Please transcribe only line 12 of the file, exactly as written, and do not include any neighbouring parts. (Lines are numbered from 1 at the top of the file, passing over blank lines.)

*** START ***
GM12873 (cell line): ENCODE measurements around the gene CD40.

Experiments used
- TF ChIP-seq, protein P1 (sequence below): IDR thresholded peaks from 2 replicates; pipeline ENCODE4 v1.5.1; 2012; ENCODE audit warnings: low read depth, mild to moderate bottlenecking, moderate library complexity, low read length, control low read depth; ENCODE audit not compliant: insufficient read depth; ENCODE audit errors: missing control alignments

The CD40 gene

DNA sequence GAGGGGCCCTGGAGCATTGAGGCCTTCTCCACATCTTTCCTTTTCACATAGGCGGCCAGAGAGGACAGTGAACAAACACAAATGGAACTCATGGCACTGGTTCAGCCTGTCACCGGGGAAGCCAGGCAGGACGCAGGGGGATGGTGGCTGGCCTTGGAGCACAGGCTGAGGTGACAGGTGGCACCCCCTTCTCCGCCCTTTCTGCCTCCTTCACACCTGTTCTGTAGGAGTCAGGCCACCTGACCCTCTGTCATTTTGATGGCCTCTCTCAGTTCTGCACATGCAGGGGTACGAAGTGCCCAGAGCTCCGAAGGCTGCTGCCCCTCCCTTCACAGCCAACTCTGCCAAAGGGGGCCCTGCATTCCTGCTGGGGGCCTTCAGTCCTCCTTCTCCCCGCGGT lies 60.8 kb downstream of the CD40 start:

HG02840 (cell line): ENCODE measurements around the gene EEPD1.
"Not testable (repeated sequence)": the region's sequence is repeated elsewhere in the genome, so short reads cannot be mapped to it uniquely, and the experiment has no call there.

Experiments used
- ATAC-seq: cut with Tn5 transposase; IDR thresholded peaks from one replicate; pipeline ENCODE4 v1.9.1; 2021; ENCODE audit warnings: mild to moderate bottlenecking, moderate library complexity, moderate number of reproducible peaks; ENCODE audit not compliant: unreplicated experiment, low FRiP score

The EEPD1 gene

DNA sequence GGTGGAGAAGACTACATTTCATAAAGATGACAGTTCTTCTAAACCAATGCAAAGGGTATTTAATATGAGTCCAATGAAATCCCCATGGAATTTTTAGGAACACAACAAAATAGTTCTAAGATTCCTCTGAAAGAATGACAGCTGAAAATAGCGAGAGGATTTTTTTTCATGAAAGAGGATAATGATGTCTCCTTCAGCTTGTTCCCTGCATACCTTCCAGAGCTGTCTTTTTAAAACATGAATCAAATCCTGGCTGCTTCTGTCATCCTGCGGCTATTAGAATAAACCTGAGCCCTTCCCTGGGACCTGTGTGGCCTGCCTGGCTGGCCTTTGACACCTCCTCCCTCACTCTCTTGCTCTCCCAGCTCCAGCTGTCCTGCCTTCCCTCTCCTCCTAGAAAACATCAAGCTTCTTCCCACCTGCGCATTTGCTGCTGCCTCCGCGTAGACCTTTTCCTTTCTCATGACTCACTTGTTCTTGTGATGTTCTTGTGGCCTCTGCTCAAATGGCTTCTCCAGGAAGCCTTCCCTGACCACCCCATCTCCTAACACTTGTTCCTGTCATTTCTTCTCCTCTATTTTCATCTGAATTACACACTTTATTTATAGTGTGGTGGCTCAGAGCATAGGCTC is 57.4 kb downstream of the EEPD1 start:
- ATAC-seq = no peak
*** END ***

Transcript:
- ATAC-seq = no peak